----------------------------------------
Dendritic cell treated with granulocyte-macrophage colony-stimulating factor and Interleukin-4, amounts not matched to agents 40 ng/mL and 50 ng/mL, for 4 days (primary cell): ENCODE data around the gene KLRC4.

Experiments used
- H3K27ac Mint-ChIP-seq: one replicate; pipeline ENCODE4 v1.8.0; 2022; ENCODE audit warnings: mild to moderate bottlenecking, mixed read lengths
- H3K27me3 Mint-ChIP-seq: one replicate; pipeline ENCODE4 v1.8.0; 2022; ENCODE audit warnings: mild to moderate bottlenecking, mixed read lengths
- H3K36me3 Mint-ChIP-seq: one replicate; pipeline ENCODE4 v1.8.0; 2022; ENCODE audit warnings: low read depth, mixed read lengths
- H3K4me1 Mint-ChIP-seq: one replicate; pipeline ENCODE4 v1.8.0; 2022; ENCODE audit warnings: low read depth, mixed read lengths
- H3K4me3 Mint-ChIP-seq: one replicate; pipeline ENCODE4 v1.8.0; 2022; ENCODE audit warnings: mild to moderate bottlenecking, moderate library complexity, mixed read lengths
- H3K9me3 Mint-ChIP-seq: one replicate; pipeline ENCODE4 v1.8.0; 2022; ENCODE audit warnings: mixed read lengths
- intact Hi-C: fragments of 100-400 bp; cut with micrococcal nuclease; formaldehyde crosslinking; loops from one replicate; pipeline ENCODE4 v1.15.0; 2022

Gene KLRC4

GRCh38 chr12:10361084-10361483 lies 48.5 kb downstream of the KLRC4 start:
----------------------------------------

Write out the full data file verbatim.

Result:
Dendritic cell treated with granulocyte-macrophage colony-stimulating factor and Interleukin-4, amounts not matched to agents 40 ng/mL and 50 ng/mL, for 4 days (primary cell): ENCODE data around the gene KLRC4.

Experiments used
- H3K27ac Mint-ChIP-seq: one replicate; pipeline ENCODE4 v1.8.0; 2022; ENCODE audit warnings: mild to moderate bottlenecking, mixed read lengths
- H3K27me3 Mint-ChIP-seq: one replicate; pipeline ENCODE4 v1.8.0; 2022; ENCODE audit warnings: mild to moderate bottlenecking, mixed read lengths
- H3K36me3 Mint-ChIP-seq: one replicate; pipeline ENCODE4 v1.8.0; 2022; ENCODE audit warnings: low read depth, mixed read lengths
- H3K4me1 Mint-ChIP-seq: one replicate; pipeline ENCODE4 v1.8.0; 2022; ENCODE audit warnings: low read depth, mixed read lengths
- H3K4me3 Mint-ChIP-seq: one replicate; pipeline ENCODE4 v1.8.0; 2022; ENCODE audit warnings: mild to moderate bottlenecking, moderate library complexity, mixed read lengths
- H3K9me3 Mint-ChIP-seq: one replicate; pipeline ENCODE4 v1.8.0; 2022; ENCODE audit warnings: mixed read lengths
- intact Hi-C: fragments of 100-400 bp; cut with micrococcal nuclease; formaldehyde crosslinking; loops from one replicate; pipeline ENCODE4 v1.15.0; 2022

Gene KLRC4

GRCh38 chr12:10361084-10361483 lies 48.5 kb downstream of the KLRC4 start: